MALDI MS imaging analysis of apolipoprotein E and lysyl oxidase-like 1 in human lens capsules affected by pseudoexfoliation syndrome

Maurizio Ronci, Shiwani Sharma, Sarah Martin, Jamie E. Craig, Nicolas H. Voelcker

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Pseudoexfoliation (PEX) syndrome is an age-related systemic disease of the extracellular matrix, characterized by the presence of amyloid-like fibrillar deposits on the anterior lens capsule. The pathological deposits (PEX material) can obstruct aqueous outflow leading to increased intraocular pressure that in turn can result in glaucoma. PEX syndrome is the most common risk factor for glaucoma. In our previous work, we reported a protocol for the analysis of human lens capsules by MALDI MS imaging. Here, we extend our previous work applying the developed protocol to the analysis of human lens capsules affected by PEX syndrome. We focus our investigation on known components of the PEX material, namely lysyl oxidase-like 1 (LOXL1) and apolipoprotein E (APOE). Our results show that LOXL1 is more abundant in the deposits in the iris region and, alternatively APOE is concentrated in the PEX material accumulated in the pupillary area of the anterior lens capsule. Furthermore, we identify potentially relevant post-translational modifications which may have an important role in promoting the cross-linking processes in PEX syndrome and stabilize aggregate structures within the proteinaceous PEX material. Biological significance: This paper is about the identification and localization of apolipoprotein E and lysyl oxidase-like 1 in human lens capsules affected by PEX syndrome by MALDI MS imaging. With this study we expand the clinical application of MALDI MSI toward the use of non-sectioned tissue samples analyzed after in situ enzymatic digestion and advance the knowledge regarding a common pathology like PEX syndrome.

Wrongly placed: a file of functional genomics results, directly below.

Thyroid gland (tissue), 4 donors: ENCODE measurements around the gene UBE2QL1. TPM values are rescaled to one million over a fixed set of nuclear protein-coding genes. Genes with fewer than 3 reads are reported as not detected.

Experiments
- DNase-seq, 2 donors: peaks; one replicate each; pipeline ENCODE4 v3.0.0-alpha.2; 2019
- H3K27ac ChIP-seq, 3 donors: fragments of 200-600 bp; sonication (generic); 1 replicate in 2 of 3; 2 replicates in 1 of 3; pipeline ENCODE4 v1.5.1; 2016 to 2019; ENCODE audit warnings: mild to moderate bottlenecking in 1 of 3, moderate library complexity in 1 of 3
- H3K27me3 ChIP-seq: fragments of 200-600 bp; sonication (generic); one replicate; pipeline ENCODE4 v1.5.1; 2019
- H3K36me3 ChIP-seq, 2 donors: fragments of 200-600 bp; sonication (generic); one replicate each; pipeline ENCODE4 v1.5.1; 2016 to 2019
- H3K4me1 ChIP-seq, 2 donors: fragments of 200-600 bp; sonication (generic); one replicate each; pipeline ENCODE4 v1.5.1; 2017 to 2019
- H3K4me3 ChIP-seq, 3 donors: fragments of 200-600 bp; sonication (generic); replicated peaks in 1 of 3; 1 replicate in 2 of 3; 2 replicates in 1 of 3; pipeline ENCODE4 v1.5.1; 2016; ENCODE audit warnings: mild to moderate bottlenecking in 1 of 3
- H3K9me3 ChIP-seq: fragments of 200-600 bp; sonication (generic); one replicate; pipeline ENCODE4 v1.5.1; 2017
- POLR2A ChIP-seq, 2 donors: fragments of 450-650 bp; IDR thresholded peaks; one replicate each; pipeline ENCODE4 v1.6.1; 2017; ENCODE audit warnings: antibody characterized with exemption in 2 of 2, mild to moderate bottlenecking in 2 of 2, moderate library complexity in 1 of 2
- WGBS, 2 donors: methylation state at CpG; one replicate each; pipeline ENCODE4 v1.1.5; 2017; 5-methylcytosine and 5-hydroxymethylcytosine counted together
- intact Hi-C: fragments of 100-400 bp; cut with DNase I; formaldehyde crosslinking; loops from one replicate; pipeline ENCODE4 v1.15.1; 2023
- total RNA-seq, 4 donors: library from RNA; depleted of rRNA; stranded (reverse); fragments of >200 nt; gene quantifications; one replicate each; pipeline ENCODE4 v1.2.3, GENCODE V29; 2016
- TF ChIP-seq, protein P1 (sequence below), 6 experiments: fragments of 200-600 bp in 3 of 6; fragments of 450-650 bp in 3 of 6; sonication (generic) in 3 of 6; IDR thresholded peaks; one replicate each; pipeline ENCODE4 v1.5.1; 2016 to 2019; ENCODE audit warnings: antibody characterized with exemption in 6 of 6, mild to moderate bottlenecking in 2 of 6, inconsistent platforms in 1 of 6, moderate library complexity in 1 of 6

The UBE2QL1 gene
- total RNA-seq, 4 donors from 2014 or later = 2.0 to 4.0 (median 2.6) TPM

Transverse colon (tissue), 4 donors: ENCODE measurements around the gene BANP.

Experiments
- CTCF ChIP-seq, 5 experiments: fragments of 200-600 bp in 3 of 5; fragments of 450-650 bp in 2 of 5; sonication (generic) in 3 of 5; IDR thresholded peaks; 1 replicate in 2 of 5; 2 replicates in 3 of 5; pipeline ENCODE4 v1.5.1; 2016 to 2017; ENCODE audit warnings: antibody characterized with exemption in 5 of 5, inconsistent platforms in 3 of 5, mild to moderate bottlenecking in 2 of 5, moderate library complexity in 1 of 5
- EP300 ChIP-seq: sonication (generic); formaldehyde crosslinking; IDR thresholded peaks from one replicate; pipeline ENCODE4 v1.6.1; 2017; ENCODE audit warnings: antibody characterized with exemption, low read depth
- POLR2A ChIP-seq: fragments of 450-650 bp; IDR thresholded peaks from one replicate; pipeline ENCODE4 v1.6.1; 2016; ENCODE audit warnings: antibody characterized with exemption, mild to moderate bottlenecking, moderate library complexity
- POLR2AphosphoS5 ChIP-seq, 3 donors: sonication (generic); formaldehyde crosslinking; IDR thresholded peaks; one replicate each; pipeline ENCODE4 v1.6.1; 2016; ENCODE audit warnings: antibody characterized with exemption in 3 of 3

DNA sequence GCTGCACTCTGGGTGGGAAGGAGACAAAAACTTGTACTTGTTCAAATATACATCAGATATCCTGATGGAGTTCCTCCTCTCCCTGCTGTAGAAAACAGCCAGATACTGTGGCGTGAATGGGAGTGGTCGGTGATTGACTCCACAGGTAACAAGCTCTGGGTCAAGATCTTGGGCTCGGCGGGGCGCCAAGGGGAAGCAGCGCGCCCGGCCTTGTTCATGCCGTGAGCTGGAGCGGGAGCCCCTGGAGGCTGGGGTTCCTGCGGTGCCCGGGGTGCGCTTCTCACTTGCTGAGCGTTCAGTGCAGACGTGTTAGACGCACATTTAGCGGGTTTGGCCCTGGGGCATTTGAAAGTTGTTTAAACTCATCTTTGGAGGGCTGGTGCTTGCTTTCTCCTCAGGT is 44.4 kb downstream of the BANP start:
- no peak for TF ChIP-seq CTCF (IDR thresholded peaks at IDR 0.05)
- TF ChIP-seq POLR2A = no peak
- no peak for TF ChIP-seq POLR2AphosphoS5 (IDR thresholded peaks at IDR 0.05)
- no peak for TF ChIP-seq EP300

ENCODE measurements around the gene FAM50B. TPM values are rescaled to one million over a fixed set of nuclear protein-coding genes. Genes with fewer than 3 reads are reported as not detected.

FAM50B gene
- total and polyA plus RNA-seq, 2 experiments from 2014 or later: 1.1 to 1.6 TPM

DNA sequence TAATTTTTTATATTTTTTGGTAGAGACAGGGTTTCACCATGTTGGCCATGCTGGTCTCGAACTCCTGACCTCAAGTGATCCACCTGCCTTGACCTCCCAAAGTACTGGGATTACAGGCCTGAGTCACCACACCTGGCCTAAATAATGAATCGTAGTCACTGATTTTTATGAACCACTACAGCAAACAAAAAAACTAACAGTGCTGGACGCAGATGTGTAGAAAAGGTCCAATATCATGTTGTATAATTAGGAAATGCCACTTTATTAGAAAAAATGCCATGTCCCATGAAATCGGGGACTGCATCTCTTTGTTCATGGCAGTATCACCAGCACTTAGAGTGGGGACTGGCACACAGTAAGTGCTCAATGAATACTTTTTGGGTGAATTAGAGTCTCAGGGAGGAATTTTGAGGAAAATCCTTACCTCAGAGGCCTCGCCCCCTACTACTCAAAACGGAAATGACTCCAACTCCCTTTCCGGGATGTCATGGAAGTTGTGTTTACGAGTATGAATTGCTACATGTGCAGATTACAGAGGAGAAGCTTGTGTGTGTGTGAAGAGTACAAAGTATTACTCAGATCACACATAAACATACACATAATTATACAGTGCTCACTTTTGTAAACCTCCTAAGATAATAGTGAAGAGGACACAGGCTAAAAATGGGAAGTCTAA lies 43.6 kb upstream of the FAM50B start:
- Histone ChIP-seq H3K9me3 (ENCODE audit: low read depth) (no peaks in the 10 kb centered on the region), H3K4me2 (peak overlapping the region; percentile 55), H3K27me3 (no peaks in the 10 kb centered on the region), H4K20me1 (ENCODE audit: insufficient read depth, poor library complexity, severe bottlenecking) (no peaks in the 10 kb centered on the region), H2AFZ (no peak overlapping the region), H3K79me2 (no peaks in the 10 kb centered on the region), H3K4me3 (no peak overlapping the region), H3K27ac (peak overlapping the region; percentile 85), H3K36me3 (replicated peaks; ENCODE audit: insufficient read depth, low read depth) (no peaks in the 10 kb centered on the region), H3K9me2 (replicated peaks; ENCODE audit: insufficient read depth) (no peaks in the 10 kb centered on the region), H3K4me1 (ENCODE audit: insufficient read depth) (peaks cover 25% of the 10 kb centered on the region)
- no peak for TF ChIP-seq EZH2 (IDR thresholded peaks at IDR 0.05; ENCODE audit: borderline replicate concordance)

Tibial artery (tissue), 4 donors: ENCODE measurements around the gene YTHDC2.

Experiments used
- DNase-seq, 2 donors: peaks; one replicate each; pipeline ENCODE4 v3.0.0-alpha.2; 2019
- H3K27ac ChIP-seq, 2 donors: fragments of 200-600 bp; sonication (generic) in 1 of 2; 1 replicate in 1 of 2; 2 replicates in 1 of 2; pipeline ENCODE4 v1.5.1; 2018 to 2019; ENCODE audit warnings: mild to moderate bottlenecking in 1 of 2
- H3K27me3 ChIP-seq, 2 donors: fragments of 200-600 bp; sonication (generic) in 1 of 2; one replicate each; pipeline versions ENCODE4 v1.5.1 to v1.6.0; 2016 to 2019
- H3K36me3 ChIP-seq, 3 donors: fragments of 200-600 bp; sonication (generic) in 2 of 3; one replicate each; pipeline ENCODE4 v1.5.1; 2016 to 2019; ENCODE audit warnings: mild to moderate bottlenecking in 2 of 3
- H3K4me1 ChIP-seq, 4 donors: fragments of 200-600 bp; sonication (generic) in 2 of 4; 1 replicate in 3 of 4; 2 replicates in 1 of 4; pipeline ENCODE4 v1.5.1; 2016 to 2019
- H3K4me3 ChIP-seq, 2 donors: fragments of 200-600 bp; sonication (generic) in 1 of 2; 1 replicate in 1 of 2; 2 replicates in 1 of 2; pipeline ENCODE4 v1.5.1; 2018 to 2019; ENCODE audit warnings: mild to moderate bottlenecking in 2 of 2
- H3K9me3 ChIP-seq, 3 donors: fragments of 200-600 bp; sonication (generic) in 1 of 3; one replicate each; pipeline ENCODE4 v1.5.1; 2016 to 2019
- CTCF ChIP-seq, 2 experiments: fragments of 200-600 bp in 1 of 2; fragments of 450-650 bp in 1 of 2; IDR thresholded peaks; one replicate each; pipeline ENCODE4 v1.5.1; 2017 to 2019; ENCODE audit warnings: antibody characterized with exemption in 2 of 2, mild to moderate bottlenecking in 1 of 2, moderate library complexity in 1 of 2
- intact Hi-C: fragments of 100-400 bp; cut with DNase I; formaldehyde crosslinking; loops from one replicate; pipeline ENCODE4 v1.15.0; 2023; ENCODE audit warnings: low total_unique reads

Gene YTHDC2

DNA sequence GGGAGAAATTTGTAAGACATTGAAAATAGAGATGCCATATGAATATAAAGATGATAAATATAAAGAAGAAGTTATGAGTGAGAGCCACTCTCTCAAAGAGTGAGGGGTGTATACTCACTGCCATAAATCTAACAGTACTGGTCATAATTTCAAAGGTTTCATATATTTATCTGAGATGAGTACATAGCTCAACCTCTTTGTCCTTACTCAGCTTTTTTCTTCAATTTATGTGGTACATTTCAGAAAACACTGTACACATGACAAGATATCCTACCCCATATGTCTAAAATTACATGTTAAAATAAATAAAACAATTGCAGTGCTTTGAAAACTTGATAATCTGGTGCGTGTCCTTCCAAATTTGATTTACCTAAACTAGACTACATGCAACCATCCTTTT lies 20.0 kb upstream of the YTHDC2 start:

Original languageEnglish
Pages (from-to)27-34
Number of pages8
JournalJournal of Proteomics
Publication statusPublished - 26 Apr 2013
Externally publishedYes


  • APOE
  • Human lens capsule
  • LOXL1
  • On-tissue trypsin digestion
  • Pseudoexfoliation syndrome

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